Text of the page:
Ashgabat, 30 July 2012 (nCa) — BP conducted a presentation in Ashgabat on 16 July 2012 in connection with the launching of the latest edition of its Statistical Review. This proved to be an opportunity to confront BP on its duplicitous practices.
This is the first time that the BP Statistical Review acknowledges a figure that is closer to the actual gas reserves of Turkmenistan.
For many years this so-called industry bible kept giving a ridiculously small figure about gas reserves of Turkmenistan. This was the prime source of confusion and skepticism. Every time Turkmenistan started negotiating a gas export project, several ‘analysts and experts’ quoted the BP Statistical Review to assert that Turkmenistan doesn’t have enough gas to meet its present and future obligations.
It caused some damage to Turkmenistan but it caused a lot more damage to BP because by insisting on a small figure presumably taken out of the hat, BP curtailed its own ability to negotiate with Turkmenistan. This was also hurtful to those who trusted BP Statistical Review but not the government of Turkmenistan – under the erroneous impression that Turkmenistan doesn’t have enough gas, they didn’t seriously explore any prospects for cooperation with Turkmenistan, leaving the field open for those who decided to trust the statistics provided by Turkmenistan.
It was in this backdrop that nCa confronted Christof Ruhl, the group chief economist and vice president of BP, who conducted the presentation. As can be seen from the transcript below, BP doesn’t have any answers because it did what it did, deliberately.
The sudden change of heart (the latest edition of Review gives Turkmen gas reserves at 24.3 trillion cubic meters, quite close to government figures) cannot be attributed to any sense of fairness and professionalism. It seems motivated more by the need of BP to get on the right side of the Turkmen government now that some opportunities are emerging where BP can benefit immensely. [More on this has been given in our commentary in our subscription-based News Bulletin on 18 July]
The fact of the mater is that because of their ingrained corporate culture, some multinationals, especially the likes of BP, Chevron and ExxonMobil, cannot refrain from encroaching on the sovereignty of the host countries, particularly when the annual budget of the host country happens to be a small fraction of the annual budget of these corporations. It is not a cynical point of view; it is a fact of life.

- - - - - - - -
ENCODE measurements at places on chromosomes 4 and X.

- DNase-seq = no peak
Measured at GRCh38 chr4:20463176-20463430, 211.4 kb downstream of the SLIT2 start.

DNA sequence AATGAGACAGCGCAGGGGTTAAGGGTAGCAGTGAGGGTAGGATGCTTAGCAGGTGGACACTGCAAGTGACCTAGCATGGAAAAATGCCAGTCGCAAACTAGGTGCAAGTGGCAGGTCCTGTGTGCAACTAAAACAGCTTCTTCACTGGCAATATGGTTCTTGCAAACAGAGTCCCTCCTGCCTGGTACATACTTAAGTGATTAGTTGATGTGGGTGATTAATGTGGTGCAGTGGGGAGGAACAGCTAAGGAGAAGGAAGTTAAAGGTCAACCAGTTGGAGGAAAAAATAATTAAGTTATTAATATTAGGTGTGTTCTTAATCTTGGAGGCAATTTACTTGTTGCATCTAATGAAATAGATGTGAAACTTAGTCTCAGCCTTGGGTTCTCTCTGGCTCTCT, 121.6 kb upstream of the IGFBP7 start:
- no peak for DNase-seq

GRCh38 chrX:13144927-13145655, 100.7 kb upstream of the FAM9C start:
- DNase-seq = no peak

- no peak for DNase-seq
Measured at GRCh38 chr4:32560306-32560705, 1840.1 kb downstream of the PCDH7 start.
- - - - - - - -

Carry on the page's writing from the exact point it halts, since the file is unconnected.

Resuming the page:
Here is the transcript of nCa/BP confrontation:
nCa: My question is about the gas reserves of Turkmenistan. You said that you get the data from the government; you incorporate it [into the BP Statistical Review}.
To me, it looks like a cock and bull story because for many years your book [Statistical Review] was giving a ridiculously small figure on the gas reserves of Turkmenistan, knowing fully well that it was not correct.
In your opening remarks you said that [in the BP Statistical Review] you try to give a picture of the energy market during the last year but for many years you were not giving this picture completely and correctly.
Could you tell us what was preventing you from giving a correct picture [of Turkmenistan’s gas reserves] because reliable data was available since 2009 at least when GCA certification figures started coming out.
This is the first question. The second question is, do you understand that giving the wrong figures in your guide prevents your ability to interact fruitfully with the countries you are talking about, it also prevents other countries who rely on your data to interact fruitfully with such countries.
BP: Let me take the second question first. I have strong reservations against the terms right and wrong when it comes to different classification systems.
Of course, we understand fully well what it means for our reputation, the reputation of these numbers that is high, and for the continued use of BP Statistical Review as a source of reference which provides the numbers as accurate as they are available. That is the ebst we can do.
As I said before, to the first question let me give two answers. Any data collection needs some organizing principle. It is no good if we go out and say that we think this country has x resources, this country has y resources and this country has z type of resources. This would make no sense at all.